Article
In this study the authors analyze reverse stock splits and demonstrate that the total risk of returns to reverse splitting securities declines after the split, yet systematic risk remains essentially unchanged. In general, securities have negative abnormal stock returns at reverse split announcements, though smaller companies have stronger negative...
Article
This study examines the role of the medium of exchange in the explanation of returns and the distribution of wealth between parties in mergers and acquisitions. The wealth changes of shareholders of acquiring and acquired firms is examined for 272 mergers consummated between 1980 and 1986. We find that the distribution of the wealth gains does not...
Article
This study examines the presence of contagion effects associated with the failure of First RepublicBank. Banks are segregated on the basis of whether their stock price reactions are likely due to industry-based information effects or contagion effects. Also considered are announcements during the same period of time associated with third world loan...
Article
This contribution studies the effects of credit contagion on the credit risk of a portfolio of bank loans. To this aim we introduce a model that takes into account the counterparty risk in a network of interdependent firms that describes the presence of business relations among different firms. The location of the firms is simulated with probabilit...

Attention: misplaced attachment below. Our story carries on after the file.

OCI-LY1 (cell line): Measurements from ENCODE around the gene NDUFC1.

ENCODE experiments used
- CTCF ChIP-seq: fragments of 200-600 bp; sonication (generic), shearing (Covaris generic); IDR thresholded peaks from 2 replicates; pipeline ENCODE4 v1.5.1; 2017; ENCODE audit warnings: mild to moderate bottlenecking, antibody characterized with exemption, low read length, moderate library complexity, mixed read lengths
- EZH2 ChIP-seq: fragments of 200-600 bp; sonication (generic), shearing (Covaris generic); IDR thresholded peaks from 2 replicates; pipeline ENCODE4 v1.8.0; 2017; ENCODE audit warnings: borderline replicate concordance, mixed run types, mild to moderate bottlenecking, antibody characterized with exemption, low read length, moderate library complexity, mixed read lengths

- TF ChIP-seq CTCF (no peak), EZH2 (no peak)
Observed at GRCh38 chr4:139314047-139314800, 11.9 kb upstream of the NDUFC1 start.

Article
This study examines two-stage acquisitions, focusing upon first- and second-stage excess returns for both acquired and acquiring firms, and analyzing the relation between acquisition returns and ownership interest. The evidence suggests that target-firm shareholders do not free ride. Evidence is also provided indicating that premiums are paid by th...
Article
Previous literature documents significant seasonalities in stock market returns. One explanation is seasonality in earnings information. If true, a return index comprised solely of firms reporting earnings should exhibit stronger intertemporal seasonalities than a return index comprised of firms not reporting earnings. Employing all New York and Am...
Article
In this study common stock, call, and put option returns from 1983 to 1985 are examined by day of the week and time of day. Stock and call return patterns generally are similar, both having relatively low weekend returns and relatively high returns late in the trading day. Put options have high weekend returns, but do not have low returns late in t...